Bitcoin Stable Amid Powell’s Testimony on Fed Rate Plans


Bitcoin (BTC) remained relatively stable as Federal Reserve Chairman Jerome Powell testified before Senate lawmakers on July 9. During his appearance before the Senate Banking Committee, Rep. John Kennedy (R-LA) pressed Powell with the question, “So, when are you going to lower interest rates?” This query mirrored the broader sentiment among financial market participants who are eager for hints about the Fed’s upcoming decisions on monetary policy and interest rates. With Bitcoin’s price hovering near a five-month low, some investors hold hope that potential rate reductions could eventually bolster cryptocurrency values.

Powell, however, remained non-committal, stating, “Today, I’m not going to be sending any signals about the timing of future actions.” Lower interest rates could potentially weaken the dollar and support Bitcoin’s price, as the cryptocurrency is seen by some as an alternative monetary system. Zach Pandl, Head of Research at Grayscale, observed that Powell’s comments might be laying the groundwork for a future shift in monetary policy. During his remarks, Powell emphasized the Federal Reserve’s progress in reducing inflation but also warned about the risks associated with maintaining a tight monetary policy for an extended period.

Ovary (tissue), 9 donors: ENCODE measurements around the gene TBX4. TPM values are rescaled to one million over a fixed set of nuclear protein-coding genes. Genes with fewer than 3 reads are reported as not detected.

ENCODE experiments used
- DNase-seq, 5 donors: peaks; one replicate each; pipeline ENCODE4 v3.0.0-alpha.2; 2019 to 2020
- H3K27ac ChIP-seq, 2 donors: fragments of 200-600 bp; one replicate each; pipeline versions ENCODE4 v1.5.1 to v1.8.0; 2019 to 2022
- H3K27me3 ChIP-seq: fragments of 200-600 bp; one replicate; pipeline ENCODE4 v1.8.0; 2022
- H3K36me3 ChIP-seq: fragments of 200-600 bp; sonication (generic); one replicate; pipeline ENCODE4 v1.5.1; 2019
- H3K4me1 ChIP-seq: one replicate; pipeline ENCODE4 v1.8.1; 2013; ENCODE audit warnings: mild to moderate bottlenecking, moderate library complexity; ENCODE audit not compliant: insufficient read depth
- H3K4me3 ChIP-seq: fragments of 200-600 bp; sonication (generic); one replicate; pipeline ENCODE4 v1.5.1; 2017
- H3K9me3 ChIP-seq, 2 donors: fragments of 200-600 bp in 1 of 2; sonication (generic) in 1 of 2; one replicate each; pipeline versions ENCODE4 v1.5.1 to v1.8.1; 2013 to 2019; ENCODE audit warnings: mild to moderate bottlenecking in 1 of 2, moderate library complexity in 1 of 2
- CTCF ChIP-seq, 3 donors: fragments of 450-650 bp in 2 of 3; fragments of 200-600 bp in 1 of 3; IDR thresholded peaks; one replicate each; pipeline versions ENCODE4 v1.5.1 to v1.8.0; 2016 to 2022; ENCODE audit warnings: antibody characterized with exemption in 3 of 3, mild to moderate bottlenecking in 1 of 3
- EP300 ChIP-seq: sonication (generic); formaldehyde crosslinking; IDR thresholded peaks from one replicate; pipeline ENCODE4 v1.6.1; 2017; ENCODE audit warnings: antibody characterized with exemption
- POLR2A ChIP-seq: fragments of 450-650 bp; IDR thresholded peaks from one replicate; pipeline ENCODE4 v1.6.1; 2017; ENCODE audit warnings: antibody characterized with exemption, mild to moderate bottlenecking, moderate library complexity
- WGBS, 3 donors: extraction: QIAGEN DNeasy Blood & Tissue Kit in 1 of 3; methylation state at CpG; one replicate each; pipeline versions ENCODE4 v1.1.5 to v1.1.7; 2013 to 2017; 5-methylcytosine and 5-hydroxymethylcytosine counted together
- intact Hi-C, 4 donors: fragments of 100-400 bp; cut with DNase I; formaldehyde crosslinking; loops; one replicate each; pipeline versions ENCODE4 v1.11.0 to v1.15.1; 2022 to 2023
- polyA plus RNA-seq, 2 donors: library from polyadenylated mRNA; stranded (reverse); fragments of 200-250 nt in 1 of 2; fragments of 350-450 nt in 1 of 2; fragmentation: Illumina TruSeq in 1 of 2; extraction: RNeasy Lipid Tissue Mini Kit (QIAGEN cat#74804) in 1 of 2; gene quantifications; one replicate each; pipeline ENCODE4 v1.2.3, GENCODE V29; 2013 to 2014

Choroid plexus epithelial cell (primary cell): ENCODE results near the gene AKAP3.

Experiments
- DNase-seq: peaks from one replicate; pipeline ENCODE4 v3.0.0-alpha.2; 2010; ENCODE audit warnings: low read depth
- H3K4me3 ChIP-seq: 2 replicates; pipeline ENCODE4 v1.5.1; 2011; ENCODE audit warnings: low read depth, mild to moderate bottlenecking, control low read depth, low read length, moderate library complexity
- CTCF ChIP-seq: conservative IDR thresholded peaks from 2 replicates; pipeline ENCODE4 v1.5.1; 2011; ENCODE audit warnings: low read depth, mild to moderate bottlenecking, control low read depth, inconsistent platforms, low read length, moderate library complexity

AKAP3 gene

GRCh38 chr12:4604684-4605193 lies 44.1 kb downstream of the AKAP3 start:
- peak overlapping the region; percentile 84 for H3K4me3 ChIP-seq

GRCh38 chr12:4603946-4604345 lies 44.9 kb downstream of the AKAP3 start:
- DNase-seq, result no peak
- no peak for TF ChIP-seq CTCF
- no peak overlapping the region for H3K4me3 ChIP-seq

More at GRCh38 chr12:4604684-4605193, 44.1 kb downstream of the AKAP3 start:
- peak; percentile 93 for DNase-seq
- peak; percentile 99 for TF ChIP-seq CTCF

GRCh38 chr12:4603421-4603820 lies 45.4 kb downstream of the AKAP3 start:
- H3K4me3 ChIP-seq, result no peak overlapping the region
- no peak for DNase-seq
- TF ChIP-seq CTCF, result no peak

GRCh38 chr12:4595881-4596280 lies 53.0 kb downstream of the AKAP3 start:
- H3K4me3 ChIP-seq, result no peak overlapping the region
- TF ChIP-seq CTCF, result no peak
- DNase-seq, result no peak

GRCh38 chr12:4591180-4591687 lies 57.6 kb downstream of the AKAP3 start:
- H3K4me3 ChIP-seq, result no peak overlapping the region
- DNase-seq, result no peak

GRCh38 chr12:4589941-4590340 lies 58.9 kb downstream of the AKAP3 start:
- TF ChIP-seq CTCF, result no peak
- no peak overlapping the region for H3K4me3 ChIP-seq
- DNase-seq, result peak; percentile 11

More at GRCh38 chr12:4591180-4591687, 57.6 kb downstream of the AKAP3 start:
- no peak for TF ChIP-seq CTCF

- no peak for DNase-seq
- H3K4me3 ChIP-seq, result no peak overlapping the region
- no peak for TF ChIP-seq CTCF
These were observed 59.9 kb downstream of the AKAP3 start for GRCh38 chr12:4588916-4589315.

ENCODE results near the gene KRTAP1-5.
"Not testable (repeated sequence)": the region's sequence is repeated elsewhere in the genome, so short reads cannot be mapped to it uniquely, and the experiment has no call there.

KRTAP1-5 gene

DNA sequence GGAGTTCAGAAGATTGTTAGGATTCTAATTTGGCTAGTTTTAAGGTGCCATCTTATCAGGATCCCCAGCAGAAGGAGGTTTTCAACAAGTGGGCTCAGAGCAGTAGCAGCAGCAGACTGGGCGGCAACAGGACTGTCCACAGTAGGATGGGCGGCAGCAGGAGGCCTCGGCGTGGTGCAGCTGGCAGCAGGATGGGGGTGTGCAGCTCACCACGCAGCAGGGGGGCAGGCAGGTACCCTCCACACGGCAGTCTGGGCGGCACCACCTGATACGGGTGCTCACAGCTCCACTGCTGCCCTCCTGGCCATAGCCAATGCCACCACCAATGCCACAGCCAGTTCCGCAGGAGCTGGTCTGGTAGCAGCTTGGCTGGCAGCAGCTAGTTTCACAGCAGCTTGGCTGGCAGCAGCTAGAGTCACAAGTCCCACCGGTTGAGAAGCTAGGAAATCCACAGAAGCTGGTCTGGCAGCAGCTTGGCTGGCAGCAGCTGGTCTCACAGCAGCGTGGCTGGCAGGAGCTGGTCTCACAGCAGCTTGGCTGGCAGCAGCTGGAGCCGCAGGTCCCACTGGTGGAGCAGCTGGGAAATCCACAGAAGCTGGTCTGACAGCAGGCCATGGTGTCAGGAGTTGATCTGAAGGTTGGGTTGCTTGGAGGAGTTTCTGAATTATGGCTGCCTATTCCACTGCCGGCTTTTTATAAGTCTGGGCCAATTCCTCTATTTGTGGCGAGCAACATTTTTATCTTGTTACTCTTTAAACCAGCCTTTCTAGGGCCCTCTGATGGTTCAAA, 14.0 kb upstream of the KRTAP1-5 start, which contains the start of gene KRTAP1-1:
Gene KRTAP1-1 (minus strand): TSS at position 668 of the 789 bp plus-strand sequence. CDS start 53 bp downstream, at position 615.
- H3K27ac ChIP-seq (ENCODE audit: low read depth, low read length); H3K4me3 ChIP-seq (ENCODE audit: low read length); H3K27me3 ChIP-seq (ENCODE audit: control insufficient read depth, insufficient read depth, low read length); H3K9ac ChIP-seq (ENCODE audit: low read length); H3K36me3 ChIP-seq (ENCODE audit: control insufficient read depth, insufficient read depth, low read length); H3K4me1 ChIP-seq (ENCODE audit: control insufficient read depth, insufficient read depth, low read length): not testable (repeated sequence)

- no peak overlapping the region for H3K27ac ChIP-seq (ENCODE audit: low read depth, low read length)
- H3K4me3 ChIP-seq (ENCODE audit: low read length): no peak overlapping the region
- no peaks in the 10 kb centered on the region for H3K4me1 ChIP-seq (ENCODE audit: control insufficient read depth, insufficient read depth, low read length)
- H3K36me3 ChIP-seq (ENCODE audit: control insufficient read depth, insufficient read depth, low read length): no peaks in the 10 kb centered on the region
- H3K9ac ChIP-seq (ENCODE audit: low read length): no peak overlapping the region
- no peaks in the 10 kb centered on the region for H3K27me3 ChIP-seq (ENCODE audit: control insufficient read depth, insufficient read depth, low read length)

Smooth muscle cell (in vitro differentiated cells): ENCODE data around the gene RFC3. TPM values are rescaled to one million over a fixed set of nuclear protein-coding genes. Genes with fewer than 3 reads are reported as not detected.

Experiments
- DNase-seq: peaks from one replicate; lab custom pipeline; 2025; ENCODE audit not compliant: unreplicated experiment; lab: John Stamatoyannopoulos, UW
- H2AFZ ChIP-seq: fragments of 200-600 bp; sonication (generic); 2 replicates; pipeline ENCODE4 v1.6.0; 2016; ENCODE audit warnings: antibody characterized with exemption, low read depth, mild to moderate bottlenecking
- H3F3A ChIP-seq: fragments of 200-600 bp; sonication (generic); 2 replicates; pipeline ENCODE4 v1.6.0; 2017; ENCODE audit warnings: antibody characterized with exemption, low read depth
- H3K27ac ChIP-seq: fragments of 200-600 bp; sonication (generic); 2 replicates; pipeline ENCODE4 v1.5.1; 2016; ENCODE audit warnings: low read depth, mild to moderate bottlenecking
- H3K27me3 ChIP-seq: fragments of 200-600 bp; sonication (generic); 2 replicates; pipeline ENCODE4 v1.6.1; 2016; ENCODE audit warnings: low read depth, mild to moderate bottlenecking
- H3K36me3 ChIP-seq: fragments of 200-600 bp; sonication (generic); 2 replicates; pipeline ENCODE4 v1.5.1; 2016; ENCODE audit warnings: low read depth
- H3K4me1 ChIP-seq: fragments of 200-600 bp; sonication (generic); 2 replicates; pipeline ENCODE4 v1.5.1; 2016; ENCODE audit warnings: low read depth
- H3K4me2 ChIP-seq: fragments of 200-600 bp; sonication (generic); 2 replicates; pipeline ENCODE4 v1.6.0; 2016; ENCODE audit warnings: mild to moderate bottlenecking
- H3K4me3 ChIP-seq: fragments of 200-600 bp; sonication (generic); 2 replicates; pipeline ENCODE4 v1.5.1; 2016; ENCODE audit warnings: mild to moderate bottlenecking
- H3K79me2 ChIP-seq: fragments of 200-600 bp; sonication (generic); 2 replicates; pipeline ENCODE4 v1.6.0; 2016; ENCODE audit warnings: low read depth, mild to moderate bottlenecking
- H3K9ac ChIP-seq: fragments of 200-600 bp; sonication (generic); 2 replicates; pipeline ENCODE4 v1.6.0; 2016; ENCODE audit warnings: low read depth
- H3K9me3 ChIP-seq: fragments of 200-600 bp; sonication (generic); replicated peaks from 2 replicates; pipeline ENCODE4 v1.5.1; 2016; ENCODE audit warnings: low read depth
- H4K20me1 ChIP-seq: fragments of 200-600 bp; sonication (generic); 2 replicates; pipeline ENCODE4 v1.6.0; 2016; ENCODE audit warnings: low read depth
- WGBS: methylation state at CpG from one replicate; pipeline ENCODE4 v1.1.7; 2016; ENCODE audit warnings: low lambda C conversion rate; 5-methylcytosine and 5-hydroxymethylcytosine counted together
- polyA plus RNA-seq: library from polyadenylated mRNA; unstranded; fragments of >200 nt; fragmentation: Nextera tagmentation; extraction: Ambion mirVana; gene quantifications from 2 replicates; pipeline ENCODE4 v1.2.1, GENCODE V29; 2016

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The Federal Reserve’s preferred measure indicated that last month’s year-over-year inflation rate was 2.7%. Powell reiterated that this rate is “still too high” and emphasized the need for ongoing vigilance until the Fed’s 2% inflation target is firmly within reach.

June’s employment data revealed that the U.S. economy added slightly more jobs than anticipated, although the unemployment rate rose to 4.1%, its highest level since October 2021. This data has bolstered traders’ expectations for forthcoming rate cuts. According to the CME FedWatch tool, there is a 71% probability that the Fed will implement an initial rate cut in September, with a total of two quarter-point reductions expected by the end of the year.

The Federal Reserve is currently juggling its dual mandate of promoting stable prices and maximizing employment. With signs of inflation easing and the 2% target appearing attainable, there is increasing scrutiny on labor market conditions. Powell recently mentioned that labor market conditions have returned to pre-pandemic levels, describing them as “relatively tight but not overheated.”